Journal of Mountain Science

, Volume 3, Issue 4, pp 334–346 | Cite as

Reconciling local and global agendas in sustainable development: Participatory research with indigenous Andean communities

  • Robert E. RhoadesEmail author
  • Virginia Nazarea


This paper discusses participatory research in the Andes and presents a case study in Cotacachi, Ecuador, where sustainability scientists and indigenous people seek common ground in their respective but drastically different research and social agendas. Participatory research based on Andean experiences pre-dated and inspired much of the later international movement in agriculture, health, and conservation. Andean communities have a long history in demanding that outsiders address the needs of the community as a condition for carrying out scientific or applied activities. What an Andean community, however, sees as relevant may or may not be within the rubric of ‘participatory research’ as it is practiced throughout much of the world. In fact, overzealous participatory researchers are just as bothersome as their predecessors bearing long questionnaires. More important to Andean people is an equitable relationship with researchers and developers in which exchanges of value are made. A distinction between ‘enriching’ and ‘extractive’ research is drawn. In the case of the SANREM project in Cotacachi, Ecuador, scientists carried out enriching research activities of interest to local people as a way to generate social capital for conducting basic research which does not have an obvious, immediate local benefit. The requested research did not have a conventional participatory methodology but provided valuable products (educational opportunity, germplasm, community visualization tools, and information) to the indigenous community in exchange for time and resources to conduct research on more basic natural resource questions. We argue that in the Andean context the key to reconciling the needs of scientists and of local needs is seeking new forms of equitable collaboration which reach beyond the present and now somewhat tired discourse of ‘participation’.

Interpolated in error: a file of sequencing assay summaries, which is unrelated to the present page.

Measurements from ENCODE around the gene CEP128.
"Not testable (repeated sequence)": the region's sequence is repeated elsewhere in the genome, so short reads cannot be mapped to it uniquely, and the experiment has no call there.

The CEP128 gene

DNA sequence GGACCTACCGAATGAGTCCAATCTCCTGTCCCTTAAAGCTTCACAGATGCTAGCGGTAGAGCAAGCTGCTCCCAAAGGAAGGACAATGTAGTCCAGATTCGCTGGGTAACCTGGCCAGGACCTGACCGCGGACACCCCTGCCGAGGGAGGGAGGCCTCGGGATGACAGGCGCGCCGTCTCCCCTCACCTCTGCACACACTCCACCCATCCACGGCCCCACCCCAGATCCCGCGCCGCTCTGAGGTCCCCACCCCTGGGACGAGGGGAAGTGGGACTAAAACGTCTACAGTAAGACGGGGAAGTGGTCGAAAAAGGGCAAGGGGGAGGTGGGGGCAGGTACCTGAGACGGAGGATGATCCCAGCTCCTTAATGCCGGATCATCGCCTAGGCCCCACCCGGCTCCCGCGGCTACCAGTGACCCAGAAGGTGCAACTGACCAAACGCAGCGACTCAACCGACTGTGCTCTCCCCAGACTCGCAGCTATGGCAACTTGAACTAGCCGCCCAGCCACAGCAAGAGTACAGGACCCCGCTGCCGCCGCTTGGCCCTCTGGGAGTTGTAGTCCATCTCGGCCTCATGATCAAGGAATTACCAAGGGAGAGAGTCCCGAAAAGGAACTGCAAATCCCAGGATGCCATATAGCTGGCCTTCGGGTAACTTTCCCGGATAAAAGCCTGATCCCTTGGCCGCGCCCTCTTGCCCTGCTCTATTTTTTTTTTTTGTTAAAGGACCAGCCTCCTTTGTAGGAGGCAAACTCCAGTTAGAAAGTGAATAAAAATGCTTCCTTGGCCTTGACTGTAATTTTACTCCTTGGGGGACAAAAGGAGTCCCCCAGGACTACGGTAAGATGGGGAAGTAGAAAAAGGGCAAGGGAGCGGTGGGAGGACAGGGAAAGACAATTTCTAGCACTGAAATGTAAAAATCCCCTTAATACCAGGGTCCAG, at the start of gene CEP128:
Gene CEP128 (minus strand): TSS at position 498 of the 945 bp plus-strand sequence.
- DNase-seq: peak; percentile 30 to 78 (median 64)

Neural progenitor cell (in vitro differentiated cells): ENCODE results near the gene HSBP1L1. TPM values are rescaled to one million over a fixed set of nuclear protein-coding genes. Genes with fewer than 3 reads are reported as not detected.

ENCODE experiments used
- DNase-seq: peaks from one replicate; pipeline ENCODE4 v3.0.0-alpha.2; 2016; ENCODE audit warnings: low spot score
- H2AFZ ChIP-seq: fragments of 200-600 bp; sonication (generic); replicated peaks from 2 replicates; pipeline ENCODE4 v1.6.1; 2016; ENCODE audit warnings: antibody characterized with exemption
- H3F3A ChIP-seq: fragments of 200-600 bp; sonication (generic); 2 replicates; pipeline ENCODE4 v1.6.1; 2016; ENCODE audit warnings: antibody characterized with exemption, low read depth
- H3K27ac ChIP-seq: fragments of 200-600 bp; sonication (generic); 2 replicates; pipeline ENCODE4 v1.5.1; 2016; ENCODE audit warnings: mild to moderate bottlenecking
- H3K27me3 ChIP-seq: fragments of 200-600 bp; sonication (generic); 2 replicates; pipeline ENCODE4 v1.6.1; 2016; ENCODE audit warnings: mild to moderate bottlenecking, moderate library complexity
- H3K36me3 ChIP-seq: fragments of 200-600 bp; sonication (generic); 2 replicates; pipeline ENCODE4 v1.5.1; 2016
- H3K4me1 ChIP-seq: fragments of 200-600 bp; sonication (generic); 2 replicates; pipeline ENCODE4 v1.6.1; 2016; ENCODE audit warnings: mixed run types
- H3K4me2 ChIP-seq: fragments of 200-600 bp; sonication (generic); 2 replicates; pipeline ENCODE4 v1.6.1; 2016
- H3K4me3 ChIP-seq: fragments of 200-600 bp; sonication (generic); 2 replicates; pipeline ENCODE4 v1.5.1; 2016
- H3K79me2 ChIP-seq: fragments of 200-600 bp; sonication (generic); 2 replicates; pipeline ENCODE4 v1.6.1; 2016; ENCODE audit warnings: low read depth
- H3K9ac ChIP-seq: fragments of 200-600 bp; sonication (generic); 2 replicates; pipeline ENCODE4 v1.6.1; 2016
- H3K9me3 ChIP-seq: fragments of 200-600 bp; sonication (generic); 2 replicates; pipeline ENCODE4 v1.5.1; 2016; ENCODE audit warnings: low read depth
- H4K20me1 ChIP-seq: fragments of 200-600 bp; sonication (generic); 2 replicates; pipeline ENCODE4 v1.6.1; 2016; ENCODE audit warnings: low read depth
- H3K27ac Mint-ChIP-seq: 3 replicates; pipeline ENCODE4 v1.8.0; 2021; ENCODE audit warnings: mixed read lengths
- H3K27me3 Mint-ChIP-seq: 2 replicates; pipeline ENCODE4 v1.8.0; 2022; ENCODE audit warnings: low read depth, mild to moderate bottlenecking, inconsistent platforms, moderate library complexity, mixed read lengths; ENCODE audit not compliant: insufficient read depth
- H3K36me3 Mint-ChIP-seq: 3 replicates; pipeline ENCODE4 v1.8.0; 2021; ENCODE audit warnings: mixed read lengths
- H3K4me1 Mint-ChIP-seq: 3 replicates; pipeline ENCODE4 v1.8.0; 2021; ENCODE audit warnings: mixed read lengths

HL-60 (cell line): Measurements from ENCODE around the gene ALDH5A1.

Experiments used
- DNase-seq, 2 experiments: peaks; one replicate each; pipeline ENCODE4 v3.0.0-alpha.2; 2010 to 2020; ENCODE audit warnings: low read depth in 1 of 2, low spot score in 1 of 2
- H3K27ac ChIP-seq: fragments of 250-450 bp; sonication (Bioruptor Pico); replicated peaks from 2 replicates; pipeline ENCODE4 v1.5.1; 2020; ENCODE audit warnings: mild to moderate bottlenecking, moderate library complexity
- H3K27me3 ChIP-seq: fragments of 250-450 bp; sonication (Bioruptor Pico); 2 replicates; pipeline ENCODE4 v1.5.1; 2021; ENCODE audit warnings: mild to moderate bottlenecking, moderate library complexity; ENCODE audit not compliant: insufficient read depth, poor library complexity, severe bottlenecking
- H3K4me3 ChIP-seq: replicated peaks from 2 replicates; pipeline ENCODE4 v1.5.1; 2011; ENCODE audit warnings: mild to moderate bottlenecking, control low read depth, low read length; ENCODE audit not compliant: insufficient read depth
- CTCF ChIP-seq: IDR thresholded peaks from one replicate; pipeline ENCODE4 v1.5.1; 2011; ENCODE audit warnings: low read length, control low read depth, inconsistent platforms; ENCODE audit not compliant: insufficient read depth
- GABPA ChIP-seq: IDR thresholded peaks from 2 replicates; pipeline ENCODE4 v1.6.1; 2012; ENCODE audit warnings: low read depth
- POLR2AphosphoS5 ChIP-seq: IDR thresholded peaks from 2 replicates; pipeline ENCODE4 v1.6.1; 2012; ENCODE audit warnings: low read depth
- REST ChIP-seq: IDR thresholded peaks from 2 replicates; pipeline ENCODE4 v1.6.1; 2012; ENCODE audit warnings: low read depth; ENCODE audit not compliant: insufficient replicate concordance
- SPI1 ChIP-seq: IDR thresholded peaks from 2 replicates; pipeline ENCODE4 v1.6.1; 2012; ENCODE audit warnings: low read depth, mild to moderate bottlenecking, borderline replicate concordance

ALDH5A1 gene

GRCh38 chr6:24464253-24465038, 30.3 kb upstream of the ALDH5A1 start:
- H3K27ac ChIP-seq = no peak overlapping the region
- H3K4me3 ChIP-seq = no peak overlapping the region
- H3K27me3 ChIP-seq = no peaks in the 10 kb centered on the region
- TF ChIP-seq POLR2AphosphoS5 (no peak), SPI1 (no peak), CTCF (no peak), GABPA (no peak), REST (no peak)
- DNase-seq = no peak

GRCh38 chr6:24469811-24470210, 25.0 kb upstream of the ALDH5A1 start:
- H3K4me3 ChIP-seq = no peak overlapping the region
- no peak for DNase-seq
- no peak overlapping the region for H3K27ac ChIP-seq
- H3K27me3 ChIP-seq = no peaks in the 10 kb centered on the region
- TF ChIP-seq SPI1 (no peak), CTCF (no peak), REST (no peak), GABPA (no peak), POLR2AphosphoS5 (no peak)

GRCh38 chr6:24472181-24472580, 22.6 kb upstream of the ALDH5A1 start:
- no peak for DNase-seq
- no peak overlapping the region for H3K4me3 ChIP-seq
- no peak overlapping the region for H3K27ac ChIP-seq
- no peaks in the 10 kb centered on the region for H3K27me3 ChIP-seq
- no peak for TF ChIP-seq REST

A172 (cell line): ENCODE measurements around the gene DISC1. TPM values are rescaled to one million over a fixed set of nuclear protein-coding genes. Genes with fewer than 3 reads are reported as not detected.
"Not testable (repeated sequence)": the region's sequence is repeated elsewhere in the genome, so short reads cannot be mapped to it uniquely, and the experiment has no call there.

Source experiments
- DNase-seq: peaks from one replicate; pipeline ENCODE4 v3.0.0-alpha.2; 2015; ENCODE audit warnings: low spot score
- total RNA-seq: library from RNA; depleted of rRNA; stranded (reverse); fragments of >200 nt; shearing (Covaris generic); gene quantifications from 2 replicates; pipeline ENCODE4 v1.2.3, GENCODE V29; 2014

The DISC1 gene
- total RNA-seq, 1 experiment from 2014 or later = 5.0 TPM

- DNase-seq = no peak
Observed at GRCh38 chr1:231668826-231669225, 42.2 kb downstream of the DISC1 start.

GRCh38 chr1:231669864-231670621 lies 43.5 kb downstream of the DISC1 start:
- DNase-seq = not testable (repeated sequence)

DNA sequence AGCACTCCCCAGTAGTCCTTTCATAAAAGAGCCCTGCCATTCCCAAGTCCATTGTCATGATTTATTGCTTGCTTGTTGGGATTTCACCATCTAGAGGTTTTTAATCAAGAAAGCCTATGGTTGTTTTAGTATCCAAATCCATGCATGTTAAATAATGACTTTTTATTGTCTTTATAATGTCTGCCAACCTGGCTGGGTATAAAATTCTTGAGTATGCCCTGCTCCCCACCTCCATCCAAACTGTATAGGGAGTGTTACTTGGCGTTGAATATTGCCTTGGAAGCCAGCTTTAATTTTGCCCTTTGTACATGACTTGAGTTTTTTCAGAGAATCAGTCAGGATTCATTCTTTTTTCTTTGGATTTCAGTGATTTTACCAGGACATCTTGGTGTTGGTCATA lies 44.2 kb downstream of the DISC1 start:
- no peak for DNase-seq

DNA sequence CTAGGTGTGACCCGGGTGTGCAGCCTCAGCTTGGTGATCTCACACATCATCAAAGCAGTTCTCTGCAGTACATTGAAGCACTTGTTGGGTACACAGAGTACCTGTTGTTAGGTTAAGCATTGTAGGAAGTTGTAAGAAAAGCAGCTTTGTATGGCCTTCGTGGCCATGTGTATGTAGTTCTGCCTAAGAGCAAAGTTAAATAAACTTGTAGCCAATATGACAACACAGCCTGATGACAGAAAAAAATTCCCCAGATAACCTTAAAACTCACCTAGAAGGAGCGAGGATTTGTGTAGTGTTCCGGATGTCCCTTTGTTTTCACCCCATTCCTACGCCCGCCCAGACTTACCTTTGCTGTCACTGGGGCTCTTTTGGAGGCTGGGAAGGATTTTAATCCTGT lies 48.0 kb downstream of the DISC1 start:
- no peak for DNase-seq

Andes indigenous peoples participatory research sustainability 


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Copyright information

© Science Press 2006

Authors and Affiliations

  1. 1.University of GeorgiaUSA

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